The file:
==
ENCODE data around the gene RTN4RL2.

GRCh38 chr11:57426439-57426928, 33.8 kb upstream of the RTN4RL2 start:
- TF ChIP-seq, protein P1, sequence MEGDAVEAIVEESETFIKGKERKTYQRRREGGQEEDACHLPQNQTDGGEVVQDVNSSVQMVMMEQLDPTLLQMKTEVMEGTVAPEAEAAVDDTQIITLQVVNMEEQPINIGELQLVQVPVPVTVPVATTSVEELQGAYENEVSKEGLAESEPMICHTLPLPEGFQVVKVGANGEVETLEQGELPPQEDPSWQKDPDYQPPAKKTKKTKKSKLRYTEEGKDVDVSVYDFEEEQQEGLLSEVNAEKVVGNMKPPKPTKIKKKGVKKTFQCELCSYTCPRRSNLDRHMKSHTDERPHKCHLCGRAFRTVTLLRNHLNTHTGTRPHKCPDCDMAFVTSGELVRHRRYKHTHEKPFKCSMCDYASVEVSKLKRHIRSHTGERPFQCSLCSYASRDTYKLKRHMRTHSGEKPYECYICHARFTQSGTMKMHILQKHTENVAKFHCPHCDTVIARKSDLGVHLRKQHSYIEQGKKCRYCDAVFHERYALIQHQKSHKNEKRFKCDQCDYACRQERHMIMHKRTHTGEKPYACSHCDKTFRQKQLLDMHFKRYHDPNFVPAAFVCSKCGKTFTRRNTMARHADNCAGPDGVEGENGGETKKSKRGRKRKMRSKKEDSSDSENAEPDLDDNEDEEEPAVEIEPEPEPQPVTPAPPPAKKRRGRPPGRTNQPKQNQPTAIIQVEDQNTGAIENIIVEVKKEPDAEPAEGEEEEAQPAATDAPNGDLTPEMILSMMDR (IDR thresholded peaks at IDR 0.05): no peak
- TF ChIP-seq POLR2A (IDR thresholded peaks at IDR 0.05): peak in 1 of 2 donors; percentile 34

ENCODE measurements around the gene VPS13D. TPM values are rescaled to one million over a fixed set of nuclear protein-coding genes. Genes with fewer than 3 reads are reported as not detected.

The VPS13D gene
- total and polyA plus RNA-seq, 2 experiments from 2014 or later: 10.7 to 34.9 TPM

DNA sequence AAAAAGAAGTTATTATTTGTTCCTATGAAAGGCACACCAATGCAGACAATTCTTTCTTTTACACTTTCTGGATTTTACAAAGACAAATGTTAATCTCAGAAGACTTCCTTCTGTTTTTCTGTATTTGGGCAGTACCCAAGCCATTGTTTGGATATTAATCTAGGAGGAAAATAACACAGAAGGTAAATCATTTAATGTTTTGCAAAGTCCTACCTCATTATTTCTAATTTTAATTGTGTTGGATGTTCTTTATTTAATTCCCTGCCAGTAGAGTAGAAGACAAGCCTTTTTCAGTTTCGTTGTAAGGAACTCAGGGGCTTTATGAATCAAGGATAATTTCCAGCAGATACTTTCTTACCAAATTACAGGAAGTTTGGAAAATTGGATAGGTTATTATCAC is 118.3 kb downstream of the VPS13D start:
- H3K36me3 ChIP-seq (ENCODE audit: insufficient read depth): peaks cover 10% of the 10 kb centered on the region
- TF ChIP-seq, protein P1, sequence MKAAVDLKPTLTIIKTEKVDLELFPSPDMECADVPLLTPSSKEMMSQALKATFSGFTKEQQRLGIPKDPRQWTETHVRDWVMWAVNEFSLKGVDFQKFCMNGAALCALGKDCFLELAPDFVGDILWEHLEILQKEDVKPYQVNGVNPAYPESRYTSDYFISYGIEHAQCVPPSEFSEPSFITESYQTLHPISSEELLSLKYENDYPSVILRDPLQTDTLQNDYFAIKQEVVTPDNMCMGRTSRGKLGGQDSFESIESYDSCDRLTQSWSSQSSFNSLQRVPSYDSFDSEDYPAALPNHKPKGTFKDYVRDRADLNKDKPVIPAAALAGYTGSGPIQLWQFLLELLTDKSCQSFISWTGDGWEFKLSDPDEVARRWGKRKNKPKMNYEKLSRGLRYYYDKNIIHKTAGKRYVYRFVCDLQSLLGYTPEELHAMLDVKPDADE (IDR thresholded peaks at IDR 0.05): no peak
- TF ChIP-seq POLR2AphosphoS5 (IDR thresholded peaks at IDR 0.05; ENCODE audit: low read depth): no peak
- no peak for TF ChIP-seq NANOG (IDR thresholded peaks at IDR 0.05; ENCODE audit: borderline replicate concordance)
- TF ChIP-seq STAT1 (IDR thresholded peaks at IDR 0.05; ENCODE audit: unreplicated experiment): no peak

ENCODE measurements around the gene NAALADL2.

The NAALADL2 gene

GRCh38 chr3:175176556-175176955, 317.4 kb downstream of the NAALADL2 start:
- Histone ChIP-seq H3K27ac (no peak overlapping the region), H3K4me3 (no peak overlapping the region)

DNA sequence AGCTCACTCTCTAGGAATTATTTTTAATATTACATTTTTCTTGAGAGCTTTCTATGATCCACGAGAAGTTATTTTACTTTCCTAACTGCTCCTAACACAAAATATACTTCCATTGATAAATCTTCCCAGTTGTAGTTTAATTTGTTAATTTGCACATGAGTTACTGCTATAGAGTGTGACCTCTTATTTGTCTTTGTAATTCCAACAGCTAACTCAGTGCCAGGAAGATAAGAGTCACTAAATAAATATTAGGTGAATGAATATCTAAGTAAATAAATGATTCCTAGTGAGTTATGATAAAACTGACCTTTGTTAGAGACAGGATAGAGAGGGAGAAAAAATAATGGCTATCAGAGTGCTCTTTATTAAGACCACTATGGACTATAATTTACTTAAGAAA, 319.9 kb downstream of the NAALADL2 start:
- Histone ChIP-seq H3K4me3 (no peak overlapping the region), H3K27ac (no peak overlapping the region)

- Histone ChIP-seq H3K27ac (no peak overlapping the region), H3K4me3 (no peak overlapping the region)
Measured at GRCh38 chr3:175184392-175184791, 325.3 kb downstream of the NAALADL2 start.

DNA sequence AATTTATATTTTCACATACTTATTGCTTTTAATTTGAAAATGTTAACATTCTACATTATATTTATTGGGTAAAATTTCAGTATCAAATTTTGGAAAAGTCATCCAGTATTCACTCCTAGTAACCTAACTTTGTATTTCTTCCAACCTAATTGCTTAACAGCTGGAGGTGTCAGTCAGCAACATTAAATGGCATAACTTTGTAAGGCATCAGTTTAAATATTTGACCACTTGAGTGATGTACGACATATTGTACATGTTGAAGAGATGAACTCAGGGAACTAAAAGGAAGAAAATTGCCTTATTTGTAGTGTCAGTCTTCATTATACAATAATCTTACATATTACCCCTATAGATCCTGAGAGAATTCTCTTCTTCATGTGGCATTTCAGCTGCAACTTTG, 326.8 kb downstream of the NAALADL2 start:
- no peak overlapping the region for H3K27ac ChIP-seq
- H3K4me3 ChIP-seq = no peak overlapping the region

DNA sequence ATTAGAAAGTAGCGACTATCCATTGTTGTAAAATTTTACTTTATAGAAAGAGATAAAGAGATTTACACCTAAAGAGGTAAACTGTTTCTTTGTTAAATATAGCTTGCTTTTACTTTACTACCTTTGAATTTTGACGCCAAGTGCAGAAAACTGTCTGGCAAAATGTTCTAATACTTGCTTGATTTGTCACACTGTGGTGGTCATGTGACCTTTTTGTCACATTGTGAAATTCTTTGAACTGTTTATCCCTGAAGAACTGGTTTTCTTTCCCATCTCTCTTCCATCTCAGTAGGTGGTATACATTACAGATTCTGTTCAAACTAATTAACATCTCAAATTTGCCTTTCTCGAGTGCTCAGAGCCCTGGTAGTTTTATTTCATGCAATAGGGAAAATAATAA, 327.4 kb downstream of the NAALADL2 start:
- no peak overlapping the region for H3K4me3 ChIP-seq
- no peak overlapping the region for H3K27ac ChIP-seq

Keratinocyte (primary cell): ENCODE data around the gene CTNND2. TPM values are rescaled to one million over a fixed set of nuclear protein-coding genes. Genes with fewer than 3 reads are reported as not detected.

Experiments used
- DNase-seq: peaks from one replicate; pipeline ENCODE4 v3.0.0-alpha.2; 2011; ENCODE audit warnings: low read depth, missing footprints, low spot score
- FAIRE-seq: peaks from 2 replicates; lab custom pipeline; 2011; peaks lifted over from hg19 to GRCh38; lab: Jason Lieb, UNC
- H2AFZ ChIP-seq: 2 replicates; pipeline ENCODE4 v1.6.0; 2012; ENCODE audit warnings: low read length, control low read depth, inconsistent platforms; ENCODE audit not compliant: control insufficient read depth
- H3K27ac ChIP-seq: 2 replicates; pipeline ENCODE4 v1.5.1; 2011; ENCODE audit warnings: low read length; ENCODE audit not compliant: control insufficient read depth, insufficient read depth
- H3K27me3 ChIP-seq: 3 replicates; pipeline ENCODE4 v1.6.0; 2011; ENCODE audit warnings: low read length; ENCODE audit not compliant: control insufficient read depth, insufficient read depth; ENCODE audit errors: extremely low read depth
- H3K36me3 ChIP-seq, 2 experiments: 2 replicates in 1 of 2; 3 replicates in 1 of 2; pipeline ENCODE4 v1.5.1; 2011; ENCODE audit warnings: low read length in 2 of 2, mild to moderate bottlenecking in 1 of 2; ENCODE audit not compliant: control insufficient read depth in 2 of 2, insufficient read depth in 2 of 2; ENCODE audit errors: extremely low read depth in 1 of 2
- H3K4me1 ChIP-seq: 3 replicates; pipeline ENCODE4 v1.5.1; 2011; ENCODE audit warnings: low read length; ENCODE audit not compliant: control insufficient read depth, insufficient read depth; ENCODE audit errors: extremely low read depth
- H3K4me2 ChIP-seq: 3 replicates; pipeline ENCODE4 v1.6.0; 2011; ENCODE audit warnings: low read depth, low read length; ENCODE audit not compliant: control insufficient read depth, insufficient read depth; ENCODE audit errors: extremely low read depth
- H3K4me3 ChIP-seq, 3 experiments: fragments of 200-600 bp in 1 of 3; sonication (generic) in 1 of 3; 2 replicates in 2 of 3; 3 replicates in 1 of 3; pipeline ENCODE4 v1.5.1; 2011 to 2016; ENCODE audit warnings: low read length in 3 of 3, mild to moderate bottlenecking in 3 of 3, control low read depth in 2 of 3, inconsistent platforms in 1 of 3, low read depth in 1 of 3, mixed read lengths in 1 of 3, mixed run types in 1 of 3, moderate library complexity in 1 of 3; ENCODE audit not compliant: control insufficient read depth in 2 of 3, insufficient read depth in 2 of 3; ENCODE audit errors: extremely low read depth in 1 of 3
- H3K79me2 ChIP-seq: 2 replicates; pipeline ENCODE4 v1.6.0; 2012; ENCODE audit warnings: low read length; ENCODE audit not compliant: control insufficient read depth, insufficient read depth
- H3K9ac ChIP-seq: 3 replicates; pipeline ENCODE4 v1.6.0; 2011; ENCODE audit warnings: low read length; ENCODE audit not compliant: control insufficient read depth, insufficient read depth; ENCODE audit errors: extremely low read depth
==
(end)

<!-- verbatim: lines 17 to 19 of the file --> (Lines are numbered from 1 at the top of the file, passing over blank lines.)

- Histone ChIP-seq H3K27ac (no peak overlapping the region), H3K4me3 (no peak overlapping the region)

DNA sequence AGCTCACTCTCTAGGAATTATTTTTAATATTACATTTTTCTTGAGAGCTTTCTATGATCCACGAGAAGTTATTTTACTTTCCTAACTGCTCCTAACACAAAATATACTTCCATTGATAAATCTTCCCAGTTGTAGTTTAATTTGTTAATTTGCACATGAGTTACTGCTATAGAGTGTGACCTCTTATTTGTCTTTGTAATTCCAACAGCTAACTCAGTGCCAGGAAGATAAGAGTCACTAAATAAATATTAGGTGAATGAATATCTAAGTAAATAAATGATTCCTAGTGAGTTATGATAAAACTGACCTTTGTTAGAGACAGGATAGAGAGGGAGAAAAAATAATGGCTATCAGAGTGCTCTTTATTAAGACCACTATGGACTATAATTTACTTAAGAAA, 319.9 kb downstream of the NAALADL2 start:
- Histone ChIP-seq H3K4me3 (no peak overlapping the region), H3K27ac (no peak overlapping the region)